Sunday, October 30, 2011

Narratives Exercises


I’ve seen this Listerine mouthwash ad on Hulu about a dozen times today. It fades in to a woman in a bathroom brushing her teeth, and the a narrator saying, “If you’re only brushing, add Listerine total care for a more complete oral care.” It doesn’t really have a set up, but the setting hints at what the commercial is about. There isn’t a narrative at all, just a bunch of claims by the narrator about strengthening enamel and fighting cavities. The woman really only appears for about three seconds before going into an animation of Listering swishing around in her mouth cleaning her teeth. After all the claims are made, we see the woman again for a brief second smiling then to a graphic of the Listerine bottle and text that says “the most complete mouthwash,” and the narrator saying the text.


I think the suspension of disbelief is much greater within animations than it is with live action. Since nothing in animations are ‘real’ the audience is more accepting of the exaggerations employed within it than they are with live forms of media. This is a great tool for narratives, since a point can get across to the viewer more quickly through the use of exaggerations in the story.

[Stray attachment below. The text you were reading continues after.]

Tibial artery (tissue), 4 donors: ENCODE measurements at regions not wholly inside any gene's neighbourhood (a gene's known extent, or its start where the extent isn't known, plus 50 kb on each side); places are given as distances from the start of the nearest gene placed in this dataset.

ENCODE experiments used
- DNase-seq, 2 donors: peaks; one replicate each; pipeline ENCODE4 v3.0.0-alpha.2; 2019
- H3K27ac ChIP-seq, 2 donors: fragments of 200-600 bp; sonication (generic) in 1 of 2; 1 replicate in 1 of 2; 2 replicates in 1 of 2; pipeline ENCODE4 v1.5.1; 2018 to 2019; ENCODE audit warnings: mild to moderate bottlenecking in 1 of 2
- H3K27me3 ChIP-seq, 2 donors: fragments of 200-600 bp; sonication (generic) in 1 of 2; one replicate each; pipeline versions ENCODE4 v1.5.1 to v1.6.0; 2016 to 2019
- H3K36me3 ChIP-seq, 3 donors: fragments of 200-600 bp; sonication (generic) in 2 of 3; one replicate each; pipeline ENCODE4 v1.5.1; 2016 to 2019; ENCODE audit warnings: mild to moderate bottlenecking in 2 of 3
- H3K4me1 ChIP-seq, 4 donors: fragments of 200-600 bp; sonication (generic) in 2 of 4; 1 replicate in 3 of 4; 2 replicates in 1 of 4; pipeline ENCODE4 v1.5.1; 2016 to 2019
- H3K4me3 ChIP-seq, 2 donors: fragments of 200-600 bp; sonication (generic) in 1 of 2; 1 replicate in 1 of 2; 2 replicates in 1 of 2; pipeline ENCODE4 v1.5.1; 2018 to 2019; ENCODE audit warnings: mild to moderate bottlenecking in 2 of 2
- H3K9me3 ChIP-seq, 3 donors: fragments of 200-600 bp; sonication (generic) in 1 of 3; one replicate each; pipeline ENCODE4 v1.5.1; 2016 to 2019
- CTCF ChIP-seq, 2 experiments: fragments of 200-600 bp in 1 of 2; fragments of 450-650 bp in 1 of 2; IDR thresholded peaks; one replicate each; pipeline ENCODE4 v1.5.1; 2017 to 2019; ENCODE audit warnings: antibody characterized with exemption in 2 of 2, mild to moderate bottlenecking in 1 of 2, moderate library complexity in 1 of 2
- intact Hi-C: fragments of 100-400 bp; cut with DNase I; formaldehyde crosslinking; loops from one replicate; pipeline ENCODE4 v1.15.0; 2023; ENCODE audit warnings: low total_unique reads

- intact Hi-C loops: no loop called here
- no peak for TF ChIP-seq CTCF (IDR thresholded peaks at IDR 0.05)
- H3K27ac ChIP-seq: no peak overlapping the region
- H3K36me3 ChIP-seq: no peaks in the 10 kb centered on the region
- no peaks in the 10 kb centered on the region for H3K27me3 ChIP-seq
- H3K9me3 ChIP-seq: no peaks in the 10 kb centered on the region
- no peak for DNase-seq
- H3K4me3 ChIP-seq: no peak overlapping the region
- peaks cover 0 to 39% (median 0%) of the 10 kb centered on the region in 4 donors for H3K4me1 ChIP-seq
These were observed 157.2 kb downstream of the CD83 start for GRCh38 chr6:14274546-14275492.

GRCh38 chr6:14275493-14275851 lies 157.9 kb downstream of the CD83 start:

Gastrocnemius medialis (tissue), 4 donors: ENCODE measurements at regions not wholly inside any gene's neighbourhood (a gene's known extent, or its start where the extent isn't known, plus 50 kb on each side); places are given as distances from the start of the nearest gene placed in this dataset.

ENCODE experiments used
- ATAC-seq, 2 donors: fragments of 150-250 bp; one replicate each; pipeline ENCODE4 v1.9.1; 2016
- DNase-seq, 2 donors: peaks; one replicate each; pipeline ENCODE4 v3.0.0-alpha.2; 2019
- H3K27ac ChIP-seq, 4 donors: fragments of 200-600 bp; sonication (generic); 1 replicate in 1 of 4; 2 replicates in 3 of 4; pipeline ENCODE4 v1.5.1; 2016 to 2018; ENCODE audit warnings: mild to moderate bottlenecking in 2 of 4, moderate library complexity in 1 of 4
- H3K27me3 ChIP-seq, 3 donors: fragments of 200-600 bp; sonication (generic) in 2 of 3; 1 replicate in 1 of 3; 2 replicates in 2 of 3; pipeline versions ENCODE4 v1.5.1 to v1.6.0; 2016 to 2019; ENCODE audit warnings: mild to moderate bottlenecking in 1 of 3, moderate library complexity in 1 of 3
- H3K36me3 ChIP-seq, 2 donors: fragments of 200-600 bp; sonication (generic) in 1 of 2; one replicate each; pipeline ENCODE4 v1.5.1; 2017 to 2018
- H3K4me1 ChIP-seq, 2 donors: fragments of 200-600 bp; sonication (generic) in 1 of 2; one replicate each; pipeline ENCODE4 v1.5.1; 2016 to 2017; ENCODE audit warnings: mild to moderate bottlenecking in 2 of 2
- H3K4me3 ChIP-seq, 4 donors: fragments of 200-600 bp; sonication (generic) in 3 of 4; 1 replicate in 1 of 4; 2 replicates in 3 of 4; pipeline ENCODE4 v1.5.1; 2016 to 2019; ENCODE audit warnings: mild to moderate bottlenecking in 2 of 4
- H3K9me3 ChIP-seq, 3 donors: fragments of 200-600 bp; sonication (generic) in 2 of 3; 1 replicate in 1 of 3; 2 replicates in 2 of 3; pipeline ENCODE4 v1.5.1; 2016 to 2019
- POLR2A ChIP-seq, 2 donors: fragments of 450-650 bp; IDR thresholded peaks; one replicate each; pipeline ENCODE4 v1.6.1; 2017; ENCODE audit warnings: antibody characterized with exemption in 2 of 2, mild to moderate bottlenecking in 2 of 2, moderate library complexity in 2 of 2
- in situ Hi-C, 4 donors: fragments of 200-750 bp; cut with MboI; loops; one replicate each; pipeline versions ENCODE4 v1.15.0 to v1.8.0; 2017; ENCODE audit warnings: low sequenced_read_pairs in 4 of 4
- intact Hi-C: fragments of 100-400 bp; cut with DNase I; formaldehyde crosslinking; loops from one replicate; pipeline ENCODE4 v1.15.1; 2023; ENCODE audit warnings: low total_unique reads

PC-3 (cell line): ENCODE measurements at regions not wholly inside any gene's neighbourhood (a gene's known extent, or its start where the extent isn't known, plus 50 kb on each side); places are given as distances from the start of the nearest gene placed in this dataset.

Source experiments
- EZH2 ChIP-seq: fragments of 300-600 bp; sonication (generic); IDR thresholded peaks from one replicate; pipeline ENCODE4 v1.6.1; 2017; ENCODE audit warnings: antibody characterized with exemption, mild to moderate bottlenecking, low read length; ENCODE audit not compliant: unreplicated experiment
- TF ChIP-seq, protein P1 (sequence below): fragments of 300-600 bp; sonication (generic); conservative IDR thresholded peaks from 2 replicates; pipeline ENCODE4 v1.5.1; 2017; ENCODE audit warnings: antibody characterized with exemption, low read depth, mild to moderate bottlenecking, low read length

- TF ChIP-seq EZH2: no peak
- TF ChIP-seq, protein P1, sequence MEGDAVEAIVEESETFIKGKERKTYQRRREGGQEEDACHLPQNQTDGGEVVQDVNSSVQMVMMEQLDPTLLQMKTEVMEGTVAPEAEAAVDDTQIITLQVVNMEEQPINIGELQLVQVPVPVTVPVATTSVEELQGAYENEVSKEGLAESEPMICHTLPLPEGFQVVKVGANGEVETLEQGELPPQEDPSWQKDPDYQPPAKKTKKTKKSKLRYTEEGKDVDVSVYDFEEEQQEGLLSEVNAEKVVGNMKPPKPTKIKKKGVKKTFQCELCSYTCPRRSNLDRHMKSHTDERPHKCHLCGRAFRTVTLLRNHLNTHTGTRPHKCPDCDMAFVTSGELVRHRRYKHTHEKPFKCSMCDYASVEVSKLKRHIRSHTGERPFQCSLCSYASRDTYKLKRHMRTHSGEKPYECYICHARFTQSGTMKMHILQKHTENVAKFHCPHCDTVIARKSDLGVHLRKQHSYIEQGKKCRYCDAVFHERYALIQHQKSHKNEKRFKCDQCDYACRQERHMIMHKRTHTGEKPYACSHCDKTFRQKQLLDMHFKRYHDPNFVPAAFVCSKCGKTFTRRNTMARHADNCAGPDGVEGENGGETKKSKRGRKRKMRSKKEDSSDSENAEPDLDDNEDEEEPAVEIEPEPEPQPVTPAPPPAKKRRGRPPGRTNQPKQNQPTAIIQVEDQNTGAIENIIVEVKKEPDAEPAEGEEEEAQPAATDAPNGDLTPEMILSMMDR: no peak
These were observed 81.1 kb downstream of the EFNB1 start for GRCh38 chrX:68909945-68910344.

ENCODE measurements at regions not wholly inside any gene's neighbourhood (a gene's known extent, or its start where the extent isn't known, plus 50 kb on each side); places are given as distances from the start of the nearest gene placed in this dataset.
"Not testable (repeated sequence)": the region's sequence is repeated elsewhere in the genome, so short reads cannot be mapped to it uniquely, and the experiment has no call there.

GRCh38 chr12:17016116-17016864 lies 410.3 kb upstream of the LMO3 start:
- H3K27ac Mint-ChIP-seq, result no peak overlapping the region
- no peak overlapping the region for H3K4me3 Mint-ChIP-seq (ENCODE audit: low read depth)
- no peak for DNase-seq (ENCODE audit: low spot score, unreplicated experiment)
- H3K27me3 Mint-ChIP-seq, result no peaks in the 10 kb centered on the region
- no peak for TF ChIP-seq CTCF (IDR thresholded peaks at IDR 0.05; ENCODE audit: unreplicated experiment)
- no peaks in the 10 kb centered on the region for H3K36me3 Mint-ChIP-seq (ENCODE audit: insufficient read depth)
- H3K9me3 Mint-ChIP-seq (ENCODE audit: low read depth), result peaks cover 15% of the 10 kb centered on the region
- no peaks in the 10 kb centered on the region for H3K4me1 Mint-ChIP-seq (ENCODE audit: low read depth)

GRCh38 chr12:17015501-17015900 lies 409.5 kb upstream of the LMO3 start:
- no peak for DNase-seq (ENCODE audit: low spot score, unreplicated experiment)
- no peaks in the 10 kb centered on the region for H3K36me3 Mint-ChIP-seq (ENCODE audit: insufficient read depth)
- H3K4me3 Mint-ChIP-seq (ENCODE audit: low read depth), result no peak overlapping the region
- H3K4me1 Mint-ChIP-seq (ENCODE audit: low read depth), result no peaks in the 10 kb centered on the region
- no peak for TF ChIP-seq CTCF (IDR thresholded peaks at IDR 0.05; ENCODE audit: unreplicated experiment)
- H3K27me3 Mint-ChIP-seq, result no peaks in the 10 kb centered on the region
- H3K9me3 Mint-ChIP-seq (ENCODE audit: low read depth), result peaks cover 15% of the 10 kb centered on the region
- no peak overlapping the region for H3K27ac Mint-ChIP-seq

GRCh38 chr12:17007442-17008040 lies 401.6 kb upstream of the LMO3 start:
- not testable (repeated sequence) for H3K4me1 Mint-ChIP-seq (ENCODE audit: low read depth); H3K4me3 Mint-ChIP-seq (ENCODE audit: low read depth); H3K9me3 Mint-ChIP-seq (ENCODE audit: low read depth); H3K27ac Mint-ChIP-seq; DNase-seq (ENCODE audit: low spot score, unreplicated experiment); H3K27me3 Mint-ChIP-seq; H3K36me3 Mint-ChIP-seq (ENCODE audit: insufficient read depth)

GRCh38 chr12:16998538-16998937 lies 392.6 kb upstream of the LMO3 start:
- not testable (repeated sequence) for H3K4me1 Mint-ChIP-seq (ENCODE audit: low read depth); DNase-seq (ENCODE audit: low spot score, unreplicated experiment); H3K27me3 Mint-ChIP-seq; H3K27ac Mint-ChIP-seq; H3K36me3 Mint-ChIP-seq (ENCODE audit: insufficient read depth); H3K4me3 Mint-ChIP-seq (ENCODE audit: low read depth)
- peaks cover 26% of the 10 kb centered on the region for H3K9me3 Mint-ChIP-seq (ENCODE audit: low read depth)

Also, there is a much less emphasis on continuity with animated shows than there is with live action shows. For example, if Bart rips his shirt in one scene and his shirt isn’t ripped in the next, the audience is okay with it.

I don’t think different styles of animation necessarily means different styles of storytelling, I think it is more the content of the shows that drives its storytelling. The Simpsons, South Park, and the Incredibles are all targeted towards different demographics, and I don’t think their forms of animation are what drives the content of their stories.

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